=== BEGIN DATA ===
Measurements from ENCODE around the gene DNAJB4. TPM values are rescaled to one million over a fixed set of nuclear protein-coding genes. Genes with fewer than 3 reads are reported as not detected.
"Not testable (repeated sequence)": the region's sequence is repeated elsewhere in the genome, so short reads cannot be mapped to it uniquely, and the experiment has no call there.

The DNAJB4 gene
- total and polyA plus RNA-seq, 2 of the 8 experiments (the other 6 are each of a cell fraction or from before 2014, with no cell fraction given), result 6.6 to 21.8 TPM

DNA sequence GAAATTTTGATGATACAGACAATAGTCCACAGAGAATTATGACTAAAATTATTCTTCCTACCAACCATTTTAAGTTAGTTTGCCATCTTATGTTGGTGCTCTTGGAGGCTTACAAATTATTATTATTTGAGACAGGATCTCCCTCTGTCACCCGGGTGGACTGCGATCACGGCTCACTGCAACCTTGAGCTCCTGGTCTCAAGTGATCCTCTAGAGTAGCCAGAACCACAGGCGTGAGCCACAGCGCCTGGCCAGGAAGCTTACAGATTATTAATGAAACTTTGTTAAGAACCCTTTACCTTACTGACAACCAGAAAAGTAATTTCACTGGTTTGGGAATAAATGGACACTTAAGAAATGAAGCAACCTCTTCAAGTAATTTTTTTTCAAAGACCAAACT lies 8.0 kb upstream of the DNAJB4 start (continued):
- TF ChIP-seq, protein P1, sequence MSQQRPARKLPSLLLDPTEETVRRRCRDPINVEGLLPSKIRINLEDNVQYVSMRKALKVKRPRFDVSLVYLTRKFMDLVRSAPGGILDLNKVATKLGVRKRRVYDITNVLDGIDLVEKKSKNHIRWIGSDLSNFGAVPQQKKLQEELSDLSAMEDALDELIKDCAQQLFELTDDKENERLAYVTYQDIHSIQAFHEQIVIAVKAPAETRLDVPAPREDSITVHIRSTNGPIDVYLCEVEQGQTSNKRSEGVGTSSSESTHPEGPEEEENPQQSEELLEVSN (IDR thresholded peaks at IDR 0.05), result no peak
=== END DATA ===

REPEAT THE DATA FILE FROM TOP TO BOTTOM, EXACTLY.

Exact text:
Measurements from ENCODE around the gene DNAJB4. TPM values are rescaled to one million over a fixed set of nuclear protein-coding genes. Genes with fewer than 3 reads are reported as not detected.
"Not testable (repeated sequence)": the region's sequence is repeated elsewhere in the genome, so short reads cannot be mapped to it uniquely, and the experiment has no call there.

The DNAJB4 gene
- total and polyA plus RNA-seq, 2 of the 8 experiments (the other 6 are each of a cell fraction or from before 2014, with no cell fraction given), result 6.6 to 21.8 TPM

DNA sequence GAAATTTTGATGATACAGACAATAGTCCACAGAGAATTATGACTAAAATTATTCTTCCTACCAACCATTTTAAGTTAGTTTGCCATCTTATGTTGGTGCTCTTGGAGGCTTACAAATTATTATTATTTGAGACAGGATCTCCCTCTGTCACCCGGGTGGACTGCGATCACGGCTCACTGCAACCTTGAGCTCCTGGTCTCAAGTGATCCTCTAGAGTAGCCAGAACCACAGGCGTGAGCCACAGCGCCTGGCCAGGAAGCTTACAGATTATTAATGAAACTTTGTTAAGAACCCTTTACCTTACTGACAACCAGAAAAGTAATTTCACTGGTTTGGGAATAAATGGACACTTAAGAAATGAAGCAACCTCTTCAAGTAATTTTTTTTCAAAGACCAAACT lies 8.0 kb upstream of the DNAJB4 start (continued):
- TF ChIP-seq, protein P1, sequence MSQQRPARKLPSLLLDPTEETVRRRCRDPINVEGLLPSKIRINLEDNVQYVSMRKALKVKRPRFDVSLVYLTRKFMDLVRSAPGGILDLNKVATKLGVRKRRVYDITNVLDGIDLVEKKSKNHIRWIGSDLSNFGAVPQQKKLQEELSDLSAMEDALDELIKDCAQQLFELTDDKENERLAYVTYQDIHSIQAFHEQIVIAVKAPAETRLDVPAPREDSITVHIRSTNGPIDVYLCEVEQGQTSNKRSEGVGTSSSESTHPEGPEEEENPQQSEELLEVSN (IDR thresholded peaks at IDR 0.05), result no peak